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Friday, May 22, 2015

Rigging of Forex Makes Felons of Top Banks

4 large global banks Citi, JPMorgan, Barclays & Royal Bank Scotland.


For the world’s biggest banks, what seemed like the perfect business turned out to be the perfect breeding ground for crime.
The trading of foreign currencies promised substantial revenues and relatively low risk. It was the kind of activity that banks were supposed to expand after the 2008 financial crisis.
But like so many other seemingly good ideas on Wall Street, the foreign exchange business was vulnerable to manipulation, so much so that traders created online chat rooms called “the cartel” and “the mafia.”
No one government agency is responsible for policing the currency market, leaving it up to committees, some run by the banks themselves, to set guidelines. And even when federal authorities adopted rules to rein in Wall Street a few years ago, they exempted certain foreign exchange transactions, a little-noticed concession to banks.

Now, the regulatory void has spawned another round of criminal accusations and multibillion-dollar penalties — enough to wipe out nearly all the revenue that major investment banks generated from their foreign exchange businesses last year.

On Wednesday, four large global banks — Citigroup, JPMorgan Chase, Barclays and Royal Bank of Scotland — pleaded guilty to a series of federal crimes over a scheme to manipulate the value of the world’s currencies. The Justice Department accused the banks of collusion in one of the largest and yet least regulated markets, noting that at one bank one trader remarked “the less competition the better.”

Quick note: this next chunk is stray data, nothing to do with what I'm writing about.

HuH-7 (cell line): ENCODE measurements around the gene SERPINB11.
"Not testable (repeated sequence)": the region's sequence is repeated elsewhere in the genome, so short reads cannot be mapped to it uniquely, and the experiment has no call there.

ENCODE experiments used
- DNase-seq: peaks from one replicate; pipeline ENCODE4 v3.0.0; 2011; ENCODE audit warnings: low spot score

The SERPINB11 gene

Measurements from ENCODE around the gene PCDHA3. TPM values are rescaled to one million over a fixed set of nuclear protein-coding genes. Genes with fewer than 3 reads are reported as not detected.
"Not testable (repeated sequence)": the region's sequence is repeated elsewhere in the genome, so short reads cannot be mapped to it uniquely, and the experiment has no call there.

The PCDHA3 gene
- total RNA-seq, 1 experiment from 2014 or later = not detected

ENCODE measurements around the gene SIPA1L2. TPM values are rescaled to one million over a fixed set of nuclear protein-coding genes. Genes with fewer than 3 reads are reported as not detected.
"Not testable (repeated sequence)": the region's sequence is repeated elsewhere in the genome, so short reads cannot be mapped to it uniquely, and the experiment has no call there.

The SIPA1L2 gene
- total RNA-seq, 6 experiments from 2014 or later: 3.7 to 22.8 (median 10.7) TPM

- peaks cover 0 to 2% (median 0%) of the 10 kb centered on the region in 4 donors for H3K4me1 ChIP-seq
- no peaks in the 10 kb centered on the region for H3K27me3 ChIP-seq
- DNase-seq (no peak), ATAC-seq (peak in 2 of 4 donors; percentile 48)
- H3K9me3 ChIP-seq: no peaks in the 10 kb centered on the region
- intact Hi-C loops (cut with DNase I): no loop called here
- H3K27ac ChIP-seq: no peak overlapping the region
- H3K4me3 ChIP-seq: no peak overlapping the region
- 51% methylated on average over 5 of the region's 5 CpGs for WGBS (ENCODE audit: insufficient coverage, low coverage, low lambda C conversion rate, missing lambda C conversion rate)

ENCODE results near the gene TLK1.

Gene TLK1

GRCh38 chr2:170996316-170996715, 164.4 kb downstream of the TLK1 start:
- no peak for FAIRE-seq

That lack of oversight, coupled with the pressure to squeeze profits from a relatively middling business, set the stage for this scandal, one that unfolded nearly every day for five years. The crimes described on Wednesday also painted the portrait of something more systemic: a Wall Street culture that enabled many big banks to break the law even after years of regulatory black marks after the crisis.
“If you aint cheating, you aint trying,” one trader at Barclays wrote in an online chat room where prosecutors say the price-fixing scheme was hatched.
In announcing the cases, the Justice Department emphasized that the banks’ parent companies entered the guilty pleas rather than a subsidiary, representing a new frontier in efforts to punish Wall Street misdeeds. At a news conference, Loretta E. Lynch showed that she had taken on the mantle as top Wall Street cop, less than a month after she was confirmed to replace Eric H. Holder Jr. as attorney general.
“Today’s historic resolutions are the latest in our ongoing efforts to investigate and prosecute financial crimes,” Ms. Lynch said on Wednesday.
For the banks, though, life as a felon is likely to carry more symbolic shame than practical problems. Although they could be barred by American regulators from certain activities, the banks scrambled behind the scenes to persuade those regulators to grant exemptions. That process, which delayed the Justice Department’s announcement by a week, already led to the Securities and Exchange Commission providing a number of waivers that allow the banks to conduct business as usual.